As hospitalizations hover near record rates, North Texas hospitals are in need of the convalescent plasma that’s proven to help some COVID-19 patients fighting for their lives.
“We are desperate for it,” said public relations specialist for Carter BloodCare Keoni Holoman.
Holoman said Dallas-Fort Worth hospitals need 125 more units of convalescent plasma each day than Carter can provide.
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“The need is four times what it originally was when we originally started the convalescent plasma program,” Holoman said.
Though the number of those eligible to give has grown, she said they worry those who weren’t hospitalized or seriously ill don’t know they’re eligible.
Some may not even know they were positive for the virus.
Megan Michelson said she thought she just had a sinus infection back in March when she noticed sinus pressure and headaches.
She would’ve never been tested for the virus if she hadn’t visited a neurologist for persistent migraines two months later.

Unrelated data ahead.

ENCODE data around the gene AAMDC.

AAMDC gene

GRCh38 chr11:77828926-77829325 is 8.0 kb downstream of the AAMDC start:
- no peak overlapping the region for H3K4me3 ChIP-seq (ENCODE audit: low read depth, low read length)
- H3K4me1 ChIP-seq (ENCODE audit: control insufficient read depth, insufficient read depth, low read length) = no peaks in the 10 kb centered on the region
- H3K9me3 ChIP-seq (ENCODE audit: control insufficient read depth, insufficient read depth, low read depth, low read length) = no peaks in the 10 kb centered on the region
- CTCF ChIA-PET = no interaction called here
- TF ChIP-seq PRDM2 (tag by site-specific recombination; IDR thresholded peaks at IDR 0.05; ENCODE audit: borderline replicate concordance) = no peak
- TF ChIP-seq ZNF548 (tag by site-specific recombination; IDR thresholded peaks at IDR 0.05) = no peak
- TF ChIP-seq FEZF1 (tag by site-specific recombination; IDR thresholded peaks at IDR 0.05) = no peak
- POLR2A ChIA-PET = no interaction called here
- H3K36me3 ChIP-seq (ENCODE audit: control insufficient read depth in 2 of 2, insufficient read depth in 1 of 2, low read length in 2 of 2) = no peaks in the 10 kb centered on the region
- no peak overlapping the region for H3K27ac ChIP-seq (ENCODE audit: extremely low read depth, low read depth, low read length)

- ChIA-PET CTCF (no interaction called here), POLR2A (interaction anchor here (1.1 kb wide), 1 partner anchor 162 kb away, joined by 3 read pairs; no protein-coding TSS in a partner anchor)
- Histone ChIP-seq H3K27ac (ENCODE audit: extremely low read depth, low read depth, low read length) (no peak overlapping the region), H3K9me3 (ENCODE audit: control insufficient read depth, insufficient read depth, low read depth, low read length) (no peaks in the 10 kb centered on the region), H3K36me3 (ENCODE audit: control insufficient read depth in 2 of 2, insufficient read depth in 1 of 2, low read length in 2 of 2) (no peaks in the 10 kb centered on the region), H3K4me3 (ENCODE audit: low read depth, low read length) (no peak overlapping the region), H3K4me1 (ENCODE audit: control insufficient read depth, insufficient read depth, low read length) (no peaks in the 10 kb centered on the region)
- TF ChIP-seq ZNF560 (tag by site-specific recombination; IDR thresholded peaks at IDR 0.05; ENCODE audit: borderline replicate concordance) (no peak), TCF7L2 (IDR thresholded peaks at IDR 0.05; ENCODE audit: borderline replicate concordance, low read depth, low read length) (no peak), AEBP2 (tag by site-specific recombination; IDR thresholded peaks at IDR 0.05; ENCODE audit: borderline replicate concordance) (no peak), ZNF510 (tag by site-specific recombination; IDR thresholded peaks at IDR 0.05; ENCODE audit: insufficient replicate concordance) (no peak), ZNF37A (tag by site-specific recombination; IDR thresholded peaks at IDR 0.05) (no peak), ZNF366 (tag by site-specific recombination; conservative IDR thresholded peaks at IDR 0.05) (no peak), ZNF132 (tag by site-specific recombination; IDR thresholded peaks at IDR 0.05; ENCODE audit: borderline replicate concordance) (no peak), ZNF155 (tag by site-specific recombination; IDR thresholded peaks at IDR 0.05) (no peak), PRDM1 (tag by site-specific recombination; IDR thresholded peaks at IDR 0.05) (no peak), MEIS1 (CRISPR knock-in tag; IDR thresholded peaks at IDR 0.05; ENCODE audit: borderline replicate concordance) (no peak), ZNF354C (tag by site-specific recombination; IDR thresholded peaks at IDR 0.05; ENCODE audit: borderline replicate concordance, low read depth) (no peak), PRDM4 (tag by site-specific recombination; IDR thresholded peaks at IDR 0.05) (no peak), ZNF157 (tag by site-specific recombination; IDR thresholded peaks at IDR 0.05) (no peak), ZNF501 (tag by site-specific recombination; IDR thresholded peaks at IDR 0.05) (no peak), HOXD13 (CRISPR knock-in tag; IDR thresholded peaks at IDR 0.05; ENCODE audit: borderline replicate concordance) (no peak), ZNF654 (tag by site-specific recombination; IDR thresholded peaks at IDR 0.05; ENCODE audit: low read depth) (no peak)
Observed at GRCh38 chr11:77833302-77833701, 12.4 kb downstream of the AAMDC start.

Michelson said at that point, she’d read about some COVID-19 patients reporting a loss of smell and taste, which she’d experienced for a few weeks.
That led to an antibody test that showed she’d had the virus.
And after she spoke to a friend, she learned that gave her an opportunity to help.
“For me to have that experience and for other people to be in the hospital or on ventilators, I mean I am just so grateful and so thankful that my experience wasn’t that,” Michelson said.
As cases grow, Holoman said they’re relying on outside resources. Recently, that’s meant shipments from New York.
She’s hopeful stories like Michelson’s can educate and encourage more North Texans to help their own.
Michelson described the experience as relatively painless, similar to giving blood.
She said she plans to give again when eligible, 28 days after her initial donation.
"Just going out of my way a little bit could save someone's life. I don't feel qualified for that, but I'm grateful for the experience,” Michelson said.
To give plasma, donors must be symptom-free for at least 14 days.
If you think you’ve had COVID-19 but aren’t sure, Carter is offering antibody testing for blood donors.